In future New Generation FTAs, the EU should build on CETA’s principles and concepts to strengthen sustainable development even further. First, it should continue to emphasize the framing function of sustainable development in all its FTAs and encourage its partners to do the same. The widespread and continuous employment of sustainable development as a tool for shaping trade and investment will make it increasingly akin to a customary principle of international law. As a customary principle, it will be more easily invoked, and more readily considered binding, gaining influence over trade and investment practices.
The EU should also strengthen the language used to promote sustainable development by moving away from obligations of method (aiming, encouraging, and promoting), to obligations of achievement (committing and ensuring). It should also add sustainable development directly to each provision protecting the right to regulate. Currently, the right to regulate shields governmental measures that protect the environment, and sustainable development is included in this protection only implicitly. However, sustainable development should be explicitly enumerated as a protected, legitimate governmental pursuit.
Finally, while New Generation FTAs strengthen the State’s right to regulate, they do not impose actionable obligations on investors. In its future FTAs, the EU should make investors its partners in the pursuit of sustainability. Politically speaking, this will certainly prove challenging at the outset. However, to effectively foster responsible, sustainable investment, investors and States quite simply need to collaborate. Imposing actionable responsibilities on investors would reverse the incentive structure of FTAs, ensuring that sustainable development is the overarching objective of the agreements in fact, not only in law.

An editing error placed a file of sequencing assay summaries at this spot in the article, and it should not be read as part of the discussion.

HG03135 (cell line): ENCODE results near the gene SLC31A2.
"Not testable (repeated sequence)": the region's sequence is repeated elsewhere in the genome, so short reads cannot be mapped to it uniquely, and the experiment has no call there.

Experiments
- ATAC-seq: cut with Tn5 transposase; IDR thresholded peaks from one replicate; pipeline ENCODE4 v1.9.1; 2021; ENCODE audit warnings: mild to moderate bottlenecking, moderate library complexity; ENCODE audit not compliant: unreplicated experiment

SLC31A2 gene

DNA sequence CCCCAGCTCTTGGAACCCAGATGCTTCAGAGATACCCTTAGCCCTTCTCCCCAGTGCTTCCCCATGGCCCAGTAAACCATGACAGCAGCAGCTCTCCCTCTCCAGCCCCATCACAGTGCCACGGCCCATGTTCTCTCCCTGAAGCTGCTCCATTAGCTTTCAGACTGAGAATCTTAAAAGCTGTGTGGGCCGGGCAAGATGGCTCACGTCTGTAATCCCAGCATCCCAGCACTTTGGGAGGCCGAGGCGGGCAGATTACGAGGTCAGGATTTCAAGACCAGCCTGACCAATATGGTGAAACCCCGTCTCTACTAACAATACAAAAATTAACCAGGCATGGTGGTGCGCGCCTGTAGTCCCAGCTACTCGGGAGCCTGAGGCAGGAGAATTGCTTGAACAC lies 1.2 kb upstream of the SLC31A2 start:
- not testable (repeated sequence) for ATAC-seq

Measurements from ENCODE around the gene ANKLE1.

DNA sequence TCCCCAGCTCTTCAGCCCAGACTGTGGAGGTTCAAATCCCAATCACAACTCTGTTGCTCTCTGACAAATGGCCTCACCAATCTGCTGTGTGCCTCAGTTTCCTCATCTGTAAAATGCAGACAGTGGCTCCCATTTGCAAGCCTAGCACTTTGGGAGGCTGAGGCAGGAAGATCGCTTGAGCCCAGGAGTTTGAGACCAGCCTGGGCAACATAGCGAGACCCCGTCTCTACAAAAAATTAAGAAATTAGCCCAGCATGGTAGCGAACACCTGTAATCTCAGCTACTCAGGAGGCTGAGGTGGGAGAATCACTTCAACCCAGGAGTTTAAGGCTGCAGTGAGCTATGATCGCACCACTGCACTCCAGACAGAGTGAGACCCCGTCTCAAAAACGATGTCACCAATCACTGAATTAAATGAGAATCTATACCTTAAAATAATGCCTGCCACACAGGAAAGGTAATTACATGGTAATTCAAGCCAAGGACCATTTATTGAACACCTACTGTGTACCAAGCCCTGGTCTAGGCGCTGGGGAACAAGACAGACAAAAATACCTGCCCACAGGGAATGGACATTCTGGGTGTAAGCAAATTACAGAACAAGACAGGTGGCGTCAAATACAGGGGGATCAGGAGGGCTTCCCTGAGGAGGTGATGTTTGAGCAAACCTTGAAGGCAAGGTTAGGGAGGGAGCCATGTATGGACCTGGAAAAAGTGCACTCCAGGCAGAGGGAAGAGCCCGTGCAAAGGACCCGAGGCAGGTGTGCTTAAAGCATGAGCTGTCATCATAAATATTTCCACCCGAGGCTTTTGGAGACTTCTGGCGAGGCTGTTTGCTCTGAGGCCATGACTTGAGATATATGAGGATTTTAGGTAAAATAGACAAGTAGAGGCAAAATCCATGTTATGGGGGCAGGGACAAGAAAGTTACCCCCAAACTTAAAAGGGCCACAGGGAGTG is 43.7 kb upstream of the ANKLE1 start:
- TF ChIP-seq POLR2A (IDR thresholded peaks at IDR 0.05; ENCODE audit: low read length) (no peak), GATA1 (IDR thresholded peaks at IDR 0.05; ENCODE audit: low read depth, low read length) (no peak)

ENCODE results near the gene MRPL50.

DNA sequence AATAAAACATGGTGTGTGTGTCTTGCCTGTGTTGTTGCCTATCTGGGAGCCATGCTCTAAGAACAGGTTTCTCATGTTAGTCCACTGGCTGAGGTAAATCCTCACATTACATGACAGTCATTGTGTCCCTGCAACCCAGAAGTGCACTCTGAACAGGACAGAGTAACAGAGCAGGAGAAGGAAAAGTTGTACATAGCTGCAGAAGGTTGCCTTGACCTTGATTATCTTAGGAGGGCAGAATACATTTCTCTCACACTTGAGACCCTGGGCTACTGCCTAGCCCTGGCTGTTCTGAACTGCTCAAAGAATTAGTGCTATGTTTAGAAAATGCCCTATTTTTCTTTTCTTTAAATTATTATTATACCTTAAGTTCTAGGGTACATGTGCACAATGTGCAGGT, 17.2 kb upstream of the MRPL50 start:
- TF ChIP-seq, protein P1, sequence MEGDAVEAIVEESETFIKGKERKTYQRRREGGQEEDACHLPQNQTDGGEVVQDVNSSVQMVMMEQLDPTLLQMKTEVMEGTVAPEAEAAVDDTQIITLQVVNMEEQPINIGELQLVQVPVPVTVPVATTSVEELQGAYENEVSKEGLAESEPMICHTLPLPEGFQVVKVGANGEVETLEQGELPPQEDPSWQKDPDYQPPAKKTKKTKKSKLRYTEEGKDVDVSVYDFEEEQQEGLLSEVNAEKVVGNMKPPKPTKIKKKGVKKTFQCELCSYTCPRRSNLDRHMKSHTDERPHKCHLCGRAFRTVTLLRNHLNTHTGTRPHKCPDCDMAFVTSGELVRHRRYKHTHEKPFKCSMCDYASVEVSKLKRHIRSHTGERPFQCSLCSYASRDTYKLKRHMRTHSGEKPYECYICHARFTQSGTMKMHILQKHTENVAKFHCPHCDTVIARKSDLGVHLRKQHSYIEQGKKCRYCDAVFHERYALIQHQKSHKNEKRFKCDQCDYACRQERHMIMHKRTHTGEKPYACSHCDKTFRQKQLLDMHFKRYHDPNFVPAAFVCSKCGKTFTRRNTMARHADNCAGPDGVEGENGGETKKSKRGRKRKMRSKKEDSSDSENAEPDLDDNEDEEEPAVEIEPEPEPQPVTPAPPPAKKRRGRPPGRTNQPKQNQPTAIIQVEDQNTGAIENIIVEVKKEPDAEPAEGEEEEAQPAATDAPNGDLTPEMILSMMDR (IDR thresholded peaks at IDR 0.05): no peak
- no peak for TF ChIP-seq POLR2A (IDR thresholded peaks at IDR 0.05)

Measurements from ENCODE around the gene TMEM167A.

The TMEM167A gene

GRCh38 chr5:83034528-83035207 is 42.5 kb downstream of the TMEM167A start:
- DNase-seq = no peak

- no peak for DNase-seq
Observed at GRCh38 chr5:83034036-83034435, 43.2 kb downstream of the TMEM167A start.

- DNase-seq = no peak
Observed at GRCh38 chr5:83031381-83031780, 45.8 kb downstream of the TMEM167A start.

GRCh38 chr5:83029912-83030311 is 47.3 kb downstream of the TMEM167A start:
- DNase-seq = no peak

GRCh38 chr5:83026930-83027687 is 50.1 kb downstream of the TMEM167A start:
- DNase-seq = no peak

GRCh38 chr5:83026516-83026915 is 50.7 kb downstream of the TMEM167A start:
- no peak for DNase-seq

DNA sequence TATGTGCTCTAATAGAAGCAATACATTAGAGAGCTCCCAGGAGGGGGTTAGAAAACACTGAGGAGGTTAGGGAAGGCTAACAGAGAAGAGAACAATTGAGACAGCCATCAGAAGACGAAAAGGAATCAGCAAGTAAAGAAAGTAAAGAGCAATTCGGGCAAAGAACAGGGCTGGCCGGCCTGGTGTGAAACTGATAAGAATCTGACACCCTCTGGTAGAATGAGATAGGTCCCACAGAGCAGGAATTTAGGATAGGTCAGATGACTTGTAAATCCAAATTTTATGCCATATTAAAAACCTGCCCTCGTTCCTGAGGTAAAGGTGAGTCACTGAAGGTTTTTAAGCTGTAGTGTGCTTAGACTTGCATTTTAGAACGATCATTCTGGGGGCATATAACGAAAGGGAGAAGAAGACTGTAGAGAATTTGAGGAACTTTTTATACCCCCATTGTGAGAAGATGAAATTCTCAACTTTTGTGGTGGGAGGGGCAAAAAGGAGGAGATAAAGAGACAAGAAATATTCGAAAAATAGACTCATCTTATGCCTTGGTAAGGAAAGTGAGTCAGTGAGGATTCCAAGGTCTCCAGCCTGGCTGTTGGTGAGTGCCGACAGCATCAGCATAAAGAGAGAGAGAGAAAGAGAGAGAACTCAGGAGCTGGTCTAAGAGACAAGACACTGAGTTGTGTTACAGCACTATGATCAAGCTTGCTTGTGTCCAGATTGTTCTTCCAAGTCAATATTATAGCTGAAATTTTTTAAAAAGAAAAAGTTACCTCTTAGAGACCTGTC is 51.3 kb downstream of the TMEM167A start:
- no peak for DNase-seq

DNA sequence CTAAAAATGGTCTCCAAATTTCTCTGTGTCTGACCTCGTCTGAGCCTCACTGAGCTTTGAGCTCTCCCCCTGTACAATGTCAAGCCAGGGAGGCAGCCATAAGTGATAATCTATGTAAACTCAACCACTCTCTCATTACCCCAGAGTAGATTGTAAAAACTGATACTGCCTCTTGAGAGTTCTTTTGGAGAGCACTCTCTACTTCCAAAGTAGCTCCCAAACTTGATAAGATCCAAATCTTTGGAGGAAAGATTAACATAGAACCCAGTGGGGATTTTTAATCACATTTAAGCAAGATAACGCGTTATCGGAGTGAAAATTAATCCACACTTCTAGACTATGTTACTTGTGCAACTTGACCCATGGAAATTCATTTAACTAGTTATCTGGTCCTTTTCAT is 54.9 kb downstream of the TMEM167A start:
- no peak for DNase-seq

In the past, trade and investment agreements have exposed governments to troubling liability for actions taken in the public interest, and in particular those taken to advance environmental protection. New Generation FTAs attempt to rectify this power imbalance by emphasizing the State’s right to regulate, particularizing provisions on environmental protection and sustainable development, and curbing investors’ rights.
Reading binding sustainable development obligations into CETA is not just plausible: it is imperative. Humans have degraded the natural environment to a degree never before seen. The climate is changing, with grave consequences. International trade and investment have a crucial role to play in redressing the harm. The EU needs to wield its international influence and build on CETA’s example to create and strengthen coalitions of nations dedicated to sustainability. Together, these partnerships will foster global collaboration and fortify multilateral undertakings like the Paris Agreement. To pass the earth to the next generation unscathed, we must exceed all that we achieved before and recognize that complacency is no longer a viable option.
Featured Image Source: http://www.huffingtonpost.ca/2016/10/30/trudeau-ceta-signs-trade-eu-brussels_n_12714276.html